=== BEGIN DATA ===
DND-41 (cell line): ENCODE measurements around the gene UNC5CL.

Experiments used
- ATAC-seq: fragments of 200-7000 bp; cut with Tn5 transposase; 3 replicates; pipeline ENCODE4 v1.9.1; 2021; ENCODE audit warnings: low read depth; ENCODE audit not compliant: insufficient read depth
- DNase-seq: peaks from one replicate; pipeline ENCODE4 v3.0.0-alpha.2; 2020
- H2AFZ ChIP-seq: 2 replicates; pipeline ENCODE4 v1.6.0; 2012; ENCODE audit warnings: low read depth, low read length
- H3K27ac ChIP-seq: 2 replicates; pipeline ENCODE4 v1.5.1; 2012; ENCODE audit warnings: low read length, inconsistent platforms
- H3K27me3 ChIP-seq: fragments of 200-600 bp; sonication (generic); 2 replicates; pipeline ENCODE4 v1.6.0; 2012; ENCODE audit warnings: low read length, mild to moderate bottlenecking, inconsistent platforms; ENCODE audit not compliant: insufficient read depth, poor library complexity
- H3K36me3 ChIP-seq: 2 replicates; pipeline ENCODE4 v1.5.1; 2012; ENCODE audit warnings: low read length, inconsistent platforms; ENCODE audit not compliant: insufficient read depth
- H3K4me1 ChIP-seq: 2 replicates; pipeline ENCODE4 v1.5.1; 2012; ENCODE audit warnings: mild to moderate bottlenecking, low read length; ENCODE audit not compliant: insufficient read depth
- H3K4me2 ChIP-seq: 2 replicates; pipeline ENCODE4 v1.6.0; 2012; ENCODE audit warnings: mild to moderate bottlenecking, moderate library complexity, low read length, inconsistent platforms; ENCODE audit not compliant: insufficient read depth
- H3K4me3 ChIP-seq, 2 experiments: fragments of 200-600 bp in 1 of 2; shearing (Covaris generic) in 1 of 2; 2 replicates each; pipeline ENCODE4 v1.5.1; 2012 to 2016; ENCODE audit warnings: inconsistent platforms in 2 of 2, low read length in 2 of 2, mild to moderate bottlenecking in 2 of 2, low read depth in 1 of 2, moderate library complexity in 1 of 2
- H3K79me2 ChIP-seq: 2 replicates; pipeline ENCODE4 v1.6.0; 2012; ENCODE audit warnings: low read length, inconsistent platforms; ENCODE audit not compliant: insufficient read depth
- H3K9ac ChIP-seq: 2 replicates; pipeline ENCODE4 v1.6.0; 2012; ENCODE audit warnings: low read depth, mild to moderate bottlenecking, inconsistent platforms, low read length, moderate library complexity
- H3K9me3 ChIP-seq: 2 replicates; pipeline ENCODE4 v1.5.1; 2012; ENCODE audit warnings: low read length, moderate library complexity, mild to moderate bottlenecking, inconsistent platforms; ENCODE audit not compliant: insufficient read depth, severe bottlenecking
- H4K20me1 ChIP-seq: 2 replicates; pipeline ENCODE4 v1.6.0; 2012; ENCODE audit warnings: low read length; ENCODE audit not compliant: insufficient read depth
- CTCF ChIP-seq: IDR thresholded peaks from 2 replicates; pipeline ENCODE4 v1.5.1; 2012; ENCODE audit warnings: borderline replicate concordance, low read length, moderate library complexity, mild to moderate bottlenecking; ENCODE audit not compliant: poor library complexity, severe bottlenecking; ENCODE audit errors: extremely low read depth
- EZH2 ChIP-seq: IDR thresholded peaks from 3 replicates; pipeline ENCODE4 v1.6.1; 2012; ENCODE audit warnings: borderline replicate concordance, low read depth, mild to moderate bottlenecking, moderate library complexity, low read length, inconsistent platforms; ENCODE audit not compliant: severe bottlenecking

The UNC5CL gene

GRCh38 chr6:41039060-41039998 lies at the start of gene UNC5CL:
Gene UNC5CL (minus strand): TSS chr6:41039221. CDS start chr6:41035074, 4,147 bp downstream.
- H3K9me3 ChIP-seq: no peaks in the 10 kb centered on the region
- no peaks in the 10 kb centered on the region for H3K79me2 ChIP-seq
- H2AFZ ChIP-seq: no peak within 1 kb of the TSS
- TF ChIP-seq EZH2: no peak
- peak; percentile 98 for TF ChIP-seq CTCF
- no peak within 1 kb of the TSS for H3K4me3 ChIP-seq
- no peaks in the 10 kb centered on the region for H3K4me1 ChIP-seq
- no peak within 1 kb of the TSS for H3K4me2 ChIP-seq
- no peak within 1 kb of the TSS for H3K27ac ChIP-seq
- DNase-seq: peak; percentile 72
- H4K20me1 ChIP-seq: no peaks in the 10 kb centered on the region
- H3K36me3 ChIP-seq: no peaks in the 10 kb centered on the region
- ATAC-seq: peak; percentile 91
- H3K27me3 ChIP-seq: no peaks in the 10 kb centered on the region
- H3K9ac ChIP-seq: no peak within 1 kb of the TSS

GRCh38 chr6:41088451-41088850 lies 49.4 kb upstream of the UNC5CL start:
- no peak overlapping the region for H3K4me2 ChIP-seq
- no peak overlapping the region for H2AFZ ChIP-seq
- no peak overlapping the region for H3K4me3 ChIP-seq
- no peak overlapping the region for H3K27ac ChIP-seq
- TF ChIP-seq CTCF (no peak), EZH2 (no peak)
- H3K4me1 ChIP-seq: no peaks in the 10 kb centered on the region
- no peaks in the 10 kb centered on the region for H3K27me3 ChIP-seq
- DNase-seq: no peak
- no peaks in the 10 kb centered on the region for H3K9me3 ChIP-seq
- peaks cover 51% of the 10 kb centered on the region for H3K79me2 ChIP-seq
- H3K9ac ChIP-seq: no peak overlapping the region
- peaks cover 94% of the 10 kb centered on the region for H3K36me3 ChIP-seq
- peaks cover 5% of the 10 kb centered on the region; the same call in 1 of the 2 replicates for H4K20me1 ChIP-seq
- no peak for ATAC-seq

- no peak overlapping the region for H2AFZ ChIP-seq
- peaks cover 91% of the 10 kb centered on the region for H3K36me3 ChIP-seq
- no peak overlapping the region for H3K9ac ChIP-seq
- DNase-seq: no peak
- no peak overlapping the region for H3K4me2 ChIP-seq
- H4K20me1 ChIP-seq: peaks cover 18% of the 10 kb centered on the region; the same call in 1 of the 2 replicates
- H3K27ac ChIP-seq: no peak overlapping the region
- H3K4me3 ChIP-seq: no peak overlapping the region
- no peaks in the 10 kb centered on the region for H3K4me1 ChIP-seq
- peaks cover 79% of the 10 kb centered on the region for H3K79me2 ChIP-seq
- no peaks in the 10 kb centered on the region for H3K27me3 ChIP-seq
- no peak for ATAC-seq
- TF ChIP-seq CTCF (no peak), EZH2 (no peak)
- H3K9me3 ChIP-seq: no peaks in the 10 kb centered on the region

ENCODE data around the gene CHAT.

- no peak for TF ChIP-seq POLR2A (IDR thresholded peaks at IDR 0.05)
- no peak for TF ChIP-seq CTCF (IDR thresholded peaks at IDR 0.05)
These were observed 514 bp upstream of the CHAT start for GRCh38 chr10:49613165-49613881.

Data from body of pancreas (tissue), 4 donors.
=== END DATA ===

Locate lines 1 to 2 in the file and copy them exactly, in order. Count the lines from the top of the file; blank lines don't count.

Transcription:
DND-41 (cell line): ENCODE measurements around the gene UNC5CL.

Experiments used